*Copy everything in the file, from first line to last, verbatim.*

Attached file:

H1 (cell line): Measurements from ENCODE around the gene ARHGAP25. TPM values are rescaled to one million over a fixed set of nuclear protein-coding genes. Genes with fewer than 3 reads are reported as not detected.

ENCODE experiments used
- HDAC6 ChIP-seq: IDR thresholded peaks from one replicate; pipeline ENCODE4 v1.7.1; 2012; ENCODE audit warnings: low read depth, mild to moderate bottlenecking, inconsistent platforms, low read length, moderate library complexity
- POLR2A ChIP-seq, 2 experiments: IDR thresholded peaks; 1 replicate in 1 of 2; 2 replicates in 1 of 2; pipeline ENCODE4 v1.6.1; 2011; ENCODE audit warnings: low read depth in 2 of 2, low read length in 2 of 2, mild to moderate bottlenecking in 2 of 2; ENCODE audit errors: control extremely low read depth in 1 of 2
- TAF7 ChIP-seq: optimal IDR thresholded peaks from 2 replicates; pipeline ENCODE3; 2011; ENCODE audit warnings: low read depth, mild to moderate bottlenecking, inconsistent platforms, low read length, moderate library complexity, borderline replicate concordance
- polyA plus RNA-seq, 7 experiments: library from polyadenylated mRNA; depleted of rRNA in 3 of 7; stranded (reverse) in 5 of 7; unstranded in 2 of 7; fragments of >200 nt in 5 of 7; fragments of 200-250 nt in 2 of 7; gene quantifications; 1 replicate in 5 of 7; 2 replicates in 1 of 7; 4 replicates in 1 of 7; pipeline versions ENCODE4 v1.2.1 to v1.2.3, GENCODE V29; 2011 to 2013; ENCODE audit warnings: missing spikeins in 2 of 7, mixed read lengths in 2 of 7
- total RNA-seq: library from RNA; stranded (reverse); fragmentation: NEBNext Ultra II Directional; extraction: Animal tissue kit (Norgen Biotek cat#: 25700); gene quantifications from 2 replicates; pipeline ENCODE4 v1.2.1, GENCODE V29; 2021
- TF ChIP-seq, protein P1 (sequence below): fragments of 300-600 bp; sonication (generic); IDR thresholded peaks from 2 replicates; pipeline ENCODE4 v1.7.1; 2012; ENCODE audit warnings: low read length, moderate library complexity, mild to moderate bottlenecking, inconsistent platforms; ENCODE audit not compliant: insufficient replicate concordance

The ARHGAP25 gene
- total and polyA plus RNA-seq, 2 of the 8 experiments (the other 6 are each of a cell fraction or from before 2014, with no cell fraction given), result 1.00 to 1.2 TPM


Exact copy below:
H1 (cell line): Measurements from ENCODE around the gene ARHGAP25. TPM values are rescaled to one million over a fixed set of nuclear protein-coding genes. Genes with fewer than 3 reads are reported as not detected.

ENCODE experiments used
- HDAC6 ChIP-seq: IDR thresholded peaks from one replicate; pipeline ENCODE4 v1.7.1; 2012; ENCODE audit warnings: low read depth, mild to moderate bottlenecking, inconsistent platforms, low read length, moderate library complexity
- POLR2A ChIP-seq, 2 experiments: IDR thresholded peaks; 1 replicate in 1 of 2; 2 replicates in 1 of 2; pipeline ENCODE4 v1.6.1; 2011; ENCODE audit warnings: low read depth in 2 of 2, low read length in 2 of 2, mild to moderate bottlenecking in 2 of 2; ENCODE audit errors: control extremely low read depth in 1 of 2
- TAF7 ChIP-seq: optimal IDR thresholded peaks from 2 replicates; pipeline ENCODE3; 2011; ENCODE audit warnings: low read depth, mild to moderate bottlenecking, inconsistent platforms, low read length, moderate library complexity, borderline replicate concordance
- polyA plus RNA-seq, 7 experiments: library from polyadenylated mRNA; depleted of rRNA in 3 of 7; stranded (reverse) in 5 of 7; unstranded in 2 of 7; fragments of >200 nt in 5 of 7; fragments of 200-250 nt in 2 of 7; gene quantifications; 1 replicate in 5 of 7; 2 replicates in 1 of 7; 4 replicates in 1 of 7; pipeline versions ENCODE4 v1.2.1 to v1.2.3, GENCODE V29; 2011 to 2013; ENCODE audit warnings: missing spikeins in 2 of 7, mixed read lengths in 2 of 7
- total RNA-seq: library from RNA; stranded (reverse); fragmentation: NEBNext Ultra II Directional; extraction: Animal tissue kit (Norgen Biotek cat#: 25700); gene quantifications from 2 replicates; pipeline ENCODE4 v1.2.1, GENCODE V29; 2021
- TF ChIP-seq, protein P1 (sequence below): fragments of 300-600 bp; sonication (generic); IDR thresholded peaks from 2 replicates; pipeline ENCODE4 v1.7.1; 2012; ENCODE audit warnings: low read length, moderate library complexity, mild to moderate bottlenecking, inconsistent platforms; ENCODE audit not compliant: insufficient replicate concordance

The ARHGAP25 gene
- total and polyA plus RNA-seq, 2 of the 8 experiments (the other 6 are each of a cell fraction or from before 2014, with no cell fraction given), result 1.00 to 1.2 TPM